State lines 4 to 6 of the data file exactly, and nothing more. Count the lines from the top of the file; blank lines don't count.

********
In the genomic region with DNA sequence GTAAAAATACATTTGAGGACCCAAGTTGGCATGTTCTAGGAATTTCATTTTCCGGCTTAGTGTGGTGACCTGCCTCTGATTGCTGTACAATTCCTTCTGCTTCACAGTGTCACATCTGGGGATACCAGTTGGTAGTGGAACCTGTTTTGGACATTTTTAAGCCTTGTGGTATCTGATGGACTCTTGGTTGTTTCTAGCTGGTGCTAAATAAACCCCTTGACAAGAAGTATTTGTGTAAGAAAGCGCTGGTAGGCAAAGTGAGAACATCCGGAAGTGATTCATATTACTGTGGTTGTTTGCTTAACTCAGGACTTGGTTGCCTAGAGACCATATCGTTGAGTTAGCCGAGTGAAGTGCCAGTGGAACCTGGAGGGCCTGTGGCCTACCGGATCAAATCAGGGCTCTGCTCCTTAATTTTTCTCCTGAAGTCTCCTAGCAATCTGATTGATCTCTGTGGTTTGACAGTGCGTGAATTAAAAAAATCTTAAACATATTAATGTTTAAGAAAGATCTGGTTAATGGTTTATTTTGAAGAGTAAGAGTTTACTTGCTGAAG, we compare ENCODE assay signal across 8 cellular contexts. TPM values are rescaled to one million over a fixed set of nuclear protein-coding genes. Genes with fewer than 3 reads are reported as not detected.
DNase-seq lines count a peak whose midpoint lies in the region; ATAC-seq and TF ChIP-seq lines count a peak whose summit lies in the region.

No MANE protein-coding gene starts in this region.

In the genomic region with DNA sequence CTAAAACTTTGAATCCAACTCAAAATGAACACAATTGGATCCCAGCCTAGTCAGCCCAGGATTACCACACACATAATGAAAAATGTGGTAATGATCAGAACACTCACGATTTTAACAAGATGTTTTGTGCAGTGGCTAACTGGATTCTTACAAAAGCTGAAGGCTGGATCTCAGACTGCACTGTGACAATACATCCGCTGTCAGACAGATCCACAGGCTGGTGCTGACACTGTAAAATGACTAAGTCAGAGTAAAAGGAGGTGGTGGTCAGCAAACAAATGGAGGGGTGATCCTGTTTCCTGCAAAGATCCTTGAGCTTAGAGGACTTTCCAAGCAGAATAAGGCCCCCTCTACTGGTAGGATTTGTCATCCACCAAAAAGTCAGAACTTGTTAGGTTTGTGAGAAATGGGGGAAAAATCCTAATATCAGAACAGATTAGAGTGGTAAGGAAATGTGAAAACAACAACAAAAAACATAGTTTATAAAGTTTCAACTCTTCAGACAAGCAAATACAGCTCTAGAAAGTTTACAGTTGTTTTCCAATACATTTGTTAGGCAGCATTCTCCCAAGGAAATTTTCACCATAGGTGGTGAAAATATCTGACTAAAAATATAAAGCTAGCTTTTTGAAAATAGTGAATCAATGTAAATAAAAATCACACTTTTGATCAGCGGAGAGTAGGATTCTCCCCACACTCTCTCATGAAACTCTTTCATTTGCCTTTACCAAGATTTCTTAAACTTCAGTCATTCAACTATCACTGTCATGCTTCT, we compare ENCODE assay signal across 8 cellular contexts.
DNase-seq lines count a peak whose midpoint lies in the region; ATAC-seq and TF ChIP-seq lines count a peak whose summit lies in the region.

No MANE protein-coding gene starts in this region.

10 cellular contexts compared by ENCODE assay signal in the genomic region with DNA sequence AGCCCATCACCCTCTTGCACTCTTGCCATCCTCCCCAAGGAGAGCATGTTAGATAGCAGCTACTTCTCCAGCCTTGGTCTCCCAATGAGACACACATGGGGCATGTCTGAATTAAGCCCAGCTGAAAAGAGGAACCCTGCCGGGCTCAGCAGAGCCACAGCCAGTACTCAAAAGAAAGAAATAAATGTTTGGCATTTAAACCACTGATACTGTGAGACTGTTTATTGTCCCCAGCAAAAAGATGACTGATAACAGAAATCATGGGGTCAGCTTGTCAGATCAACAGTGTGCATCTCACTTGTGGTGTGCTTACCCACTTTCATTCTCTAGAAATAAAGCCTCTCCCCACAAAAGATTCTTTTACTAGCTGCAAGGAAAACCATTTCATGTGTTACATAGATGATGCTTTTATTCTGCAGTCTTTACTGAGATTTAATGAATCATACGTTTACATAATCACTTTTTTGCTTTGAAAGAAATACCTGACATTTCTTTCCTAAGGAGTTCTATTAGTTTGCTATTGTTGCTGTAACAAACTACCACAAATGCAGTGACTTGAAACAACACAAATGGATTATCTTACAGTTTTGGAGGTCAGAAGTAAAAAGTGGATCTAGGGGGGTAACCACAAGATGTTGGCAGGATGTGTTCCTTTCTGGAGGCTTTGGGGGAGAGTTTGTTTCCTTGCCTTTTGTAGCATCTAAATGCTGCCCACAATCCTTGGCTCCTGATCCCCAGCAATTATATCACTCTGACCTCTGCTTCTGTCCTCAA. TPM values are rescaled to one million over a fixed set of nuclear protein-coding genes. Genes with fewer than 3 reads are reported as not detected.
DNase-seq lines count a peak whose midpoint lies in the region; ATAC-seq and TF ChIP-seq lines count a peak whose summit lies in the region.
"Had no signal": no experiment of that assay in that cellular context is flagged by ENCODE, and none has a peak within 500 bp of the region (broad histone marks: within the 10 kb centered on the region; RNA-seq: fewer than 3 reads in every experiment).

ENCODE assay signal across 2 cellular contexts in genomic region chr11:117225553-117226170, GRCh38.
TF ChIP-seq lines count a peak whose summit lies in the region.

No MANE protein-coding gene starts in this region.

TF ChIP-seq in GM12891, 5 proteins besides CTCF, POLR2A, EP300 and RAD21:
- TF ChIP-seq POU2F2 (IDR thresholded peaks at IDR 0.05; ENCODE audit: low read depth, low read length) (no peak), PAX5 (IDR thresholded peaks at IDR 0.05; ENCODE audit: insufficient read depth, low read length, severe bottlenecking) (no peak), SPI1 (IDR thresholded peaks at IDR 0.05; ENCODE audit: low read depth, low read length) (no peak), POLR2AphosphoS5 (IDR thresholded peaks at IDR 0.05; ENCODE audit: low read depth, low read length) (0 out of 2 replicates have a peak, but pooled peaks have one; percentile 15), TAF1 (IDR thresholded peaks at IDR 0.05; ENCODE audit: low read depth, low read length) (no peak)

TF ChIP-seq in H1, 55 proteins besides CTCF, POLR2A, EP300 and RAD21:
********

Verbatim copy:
In the genomic region with DNA sequence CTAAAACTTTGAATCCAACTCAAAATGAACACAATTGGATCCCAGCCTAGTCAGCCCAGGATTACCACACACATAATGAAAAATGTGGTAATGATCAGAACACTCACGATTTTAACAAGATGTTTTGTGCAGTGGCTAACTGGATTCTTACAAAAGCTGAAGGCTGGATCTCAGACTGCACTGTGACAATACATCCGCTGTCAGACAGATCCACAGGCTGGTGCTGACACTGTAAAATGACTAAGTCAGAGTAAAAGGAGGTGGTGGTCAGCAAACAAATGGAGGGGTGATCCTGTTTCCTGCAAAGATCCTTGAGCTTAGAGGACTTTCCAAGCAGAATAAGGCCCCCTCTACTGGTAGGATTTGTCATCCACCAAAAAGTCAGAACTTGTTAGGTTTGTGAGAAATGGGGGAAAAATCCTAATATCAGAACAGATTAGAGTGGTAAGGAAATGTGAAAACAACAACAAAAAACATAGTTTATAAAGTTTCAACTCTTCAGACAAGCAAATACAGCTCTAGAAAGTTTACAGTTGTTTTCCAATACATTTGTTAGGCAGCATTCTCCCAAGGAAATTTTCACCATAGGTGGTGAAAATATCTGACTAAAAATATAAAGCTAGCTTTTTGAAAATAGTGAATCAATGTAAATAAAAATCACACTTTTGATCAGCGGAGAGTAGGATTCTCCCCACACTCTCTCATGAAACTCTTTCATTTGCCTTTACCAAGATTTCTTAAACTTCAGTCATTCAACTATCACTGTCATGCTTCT, we compare ENCODE assay signal across 8 cellular contexts.
DNase-seq lines count a peak whose midpoint lies in the region; ATAC-seq and TF ChIP-seq lines count a peak whose summit lies in the region.

No MANE protein-coding gene starts in this region.